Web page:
We are excited to announce the publication of a follow-up paper to last-years study of Rab17 mediate sorting of antigens. In our first study we identified Rab17 as a protein which allowed macrophages to prevent generating immune responses after engulfing dead cells (a process termed efferocytosis), while still allowing macrophages to generate immune responses after engulfing pathogens. In this new study we have further explored this Rab17-dependent sorting pathway, revealing the details of how this process works.
To understand what Rab17 is doing we first need to talk – briefly – about how macrophages process pathogens. Macrophages “eat” pathogens, with engulfed pathogens ending up in a “stomach” called the “phagosome”.The phagosome then moves towards the centre of the macrophage, where it can fuse with lysosomes. This fusion delivers enzymes that destroy the pathogen. The resulting pathogen debris (termed ‘antigens’) are loaded onto a molecule called “MHC II”, which then presents the antigens to the immune system. This antigen presentation allows for other immune cell types to begin targeting the pathogen.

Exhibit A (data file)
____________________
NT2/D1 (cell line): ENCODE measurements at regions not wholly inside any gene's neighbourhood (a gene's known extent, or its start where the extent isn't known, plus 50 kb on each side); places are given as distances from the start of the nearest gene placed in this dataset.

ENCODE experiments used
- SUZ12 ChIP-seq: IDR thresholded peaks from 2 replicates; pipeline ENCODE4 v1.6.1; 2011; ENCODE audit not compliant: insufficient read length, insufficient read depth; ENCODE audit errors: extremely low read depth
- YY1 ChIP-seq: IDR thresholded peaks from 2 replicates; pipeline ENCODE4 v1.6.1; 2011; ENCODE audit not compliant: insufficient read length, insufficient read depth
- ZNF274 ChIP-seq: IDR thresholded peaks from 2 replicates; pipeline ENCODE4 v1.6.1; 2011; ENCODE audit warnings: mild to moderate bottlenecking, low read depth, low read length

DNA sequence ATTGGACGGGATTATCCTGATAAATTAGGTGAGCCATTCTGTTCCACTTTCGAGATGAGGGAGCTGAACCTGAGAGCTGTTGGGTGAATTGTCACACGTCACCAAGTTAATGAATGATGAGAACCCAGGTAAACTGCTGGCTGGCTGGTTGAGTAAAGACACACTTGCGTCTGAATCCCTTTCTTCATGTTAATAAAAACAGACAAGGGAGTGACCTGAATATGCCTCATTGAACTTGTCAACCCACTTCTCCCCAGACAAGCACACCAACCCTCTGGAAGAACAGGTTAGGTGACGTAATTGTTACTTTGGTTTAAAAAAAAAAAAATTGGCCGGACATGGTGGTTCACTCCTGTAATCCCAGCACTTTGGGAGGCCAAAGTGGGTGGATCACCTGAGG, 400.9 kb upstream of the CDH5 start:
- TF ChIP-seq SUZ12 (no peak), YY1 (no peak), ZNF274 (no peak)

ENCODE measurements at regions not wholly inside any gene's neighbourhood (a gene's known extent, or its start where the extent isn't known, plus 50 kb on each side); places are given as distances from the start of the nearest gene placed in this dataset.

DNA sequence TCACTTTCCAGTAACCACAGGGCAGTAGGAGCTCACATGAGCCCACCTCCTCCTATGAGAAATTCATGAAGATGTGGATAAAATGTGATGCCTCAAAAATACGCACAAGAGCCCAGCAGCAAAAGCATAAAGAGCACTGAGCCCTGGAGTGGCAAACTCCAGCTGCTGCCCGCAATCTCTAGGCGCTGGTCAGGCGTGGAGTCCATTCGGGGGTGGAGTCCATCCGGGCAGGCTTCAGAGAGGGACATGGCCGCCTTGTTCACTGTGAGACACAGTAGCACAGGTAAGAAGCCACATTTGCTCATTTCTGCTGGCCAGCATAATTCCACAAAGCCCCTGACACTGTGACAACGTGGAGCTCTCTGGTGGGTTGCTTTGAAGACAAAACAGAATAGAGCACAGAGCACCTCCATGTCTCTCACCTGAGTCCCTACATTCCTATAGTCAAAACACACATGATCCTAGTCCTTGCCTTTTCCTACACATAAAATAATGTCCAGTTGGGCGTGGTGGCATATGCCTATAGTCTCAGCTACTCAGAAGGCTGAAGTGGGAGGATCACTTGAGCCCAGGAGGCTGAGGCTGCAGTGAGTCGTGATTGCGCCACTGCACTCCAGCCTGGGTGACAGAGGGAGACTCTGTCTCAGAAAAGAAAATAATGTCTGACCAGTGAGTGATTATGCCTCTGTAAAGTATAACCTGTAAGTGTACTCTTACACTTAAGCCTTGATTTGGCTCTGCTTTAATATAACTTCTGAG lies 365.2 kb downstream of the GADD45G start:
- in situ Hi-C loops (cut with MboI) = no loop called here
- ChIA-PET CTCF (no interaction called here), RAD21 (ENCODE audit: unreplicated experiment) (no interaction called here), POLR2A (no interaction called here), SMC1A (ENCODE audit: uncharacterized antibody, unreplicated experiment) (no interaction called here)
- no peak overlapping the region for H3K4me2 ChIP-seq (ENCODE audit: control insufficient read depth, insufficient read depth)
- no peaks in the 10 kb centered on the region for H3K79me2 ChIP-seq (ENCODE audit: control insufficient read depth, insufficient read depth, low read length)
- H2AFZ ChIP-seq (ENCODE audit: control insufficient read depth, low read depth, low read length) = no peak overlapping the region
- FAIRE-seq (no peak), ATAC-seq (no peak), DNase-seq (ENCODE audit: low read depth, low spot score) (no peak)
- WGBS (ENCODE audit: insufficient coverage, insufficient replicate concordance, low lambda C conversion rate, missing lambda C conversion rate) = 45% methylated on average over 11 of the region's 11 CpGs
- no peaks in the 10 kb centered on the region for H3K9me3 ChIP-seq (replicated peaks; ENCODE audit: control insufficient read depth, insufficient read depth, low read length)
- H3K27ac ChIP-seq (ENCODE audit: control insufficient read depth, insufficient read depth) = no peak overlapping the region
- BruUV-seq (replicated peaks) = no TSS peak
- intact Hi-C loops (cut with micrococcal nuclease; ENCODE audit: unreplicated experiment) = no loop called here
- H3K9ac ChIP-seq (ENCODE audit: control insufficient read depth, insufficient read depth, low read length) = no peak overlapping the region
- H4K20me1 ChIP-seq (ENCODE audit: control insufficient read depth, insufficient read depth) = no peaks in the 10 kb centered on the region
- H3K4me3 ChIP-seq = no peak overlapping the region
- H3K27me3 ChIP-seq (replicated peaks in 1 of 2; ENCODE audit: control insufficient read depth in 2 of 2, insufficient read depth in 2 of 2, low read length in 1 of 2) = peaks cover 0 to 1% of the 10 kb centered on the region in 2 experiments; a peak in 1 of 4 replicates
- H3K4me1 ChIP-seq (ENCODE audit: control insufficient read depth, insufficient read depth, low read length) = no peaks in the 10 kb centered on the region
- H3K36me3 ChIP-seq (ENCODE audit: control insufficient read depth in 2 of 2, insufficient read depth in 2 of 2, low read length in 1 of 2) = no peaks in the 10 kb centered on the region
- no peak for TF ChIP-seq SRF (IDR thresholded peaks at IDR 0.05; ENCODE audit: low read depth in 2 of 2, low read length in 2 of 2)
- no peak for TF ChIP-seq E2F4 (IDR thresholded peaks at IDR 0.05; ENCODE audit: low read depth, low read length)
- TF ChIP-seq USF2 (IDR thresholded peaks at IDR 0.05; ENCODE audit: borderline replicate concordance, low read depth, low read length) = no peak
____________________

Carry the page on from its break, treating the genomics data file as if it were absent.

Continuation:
The problem is that macrophages also phagocytose cells in our bodies are they are turned over during tissue maintenance. The phagocytosis of these cells – termed ‘efferocytosis’ – must avoid presenting any antigens from these cells, as this results in autoimmune disease. This is where Rab17 gets involved – Rab17 “grabs” the phagosome immediately after it fuses with lysosomes, and redirects the phagosome to fuse with another cellular compartment called the “recycling endosome”. Here, the debris are either absorbed by the macrophage or expelled into the extracellular space, thereby avoiding loading onto MHC II. This allows macrophages to “clean” our tissues of old, damaged and unneeded cells, while preventing autoimmunity.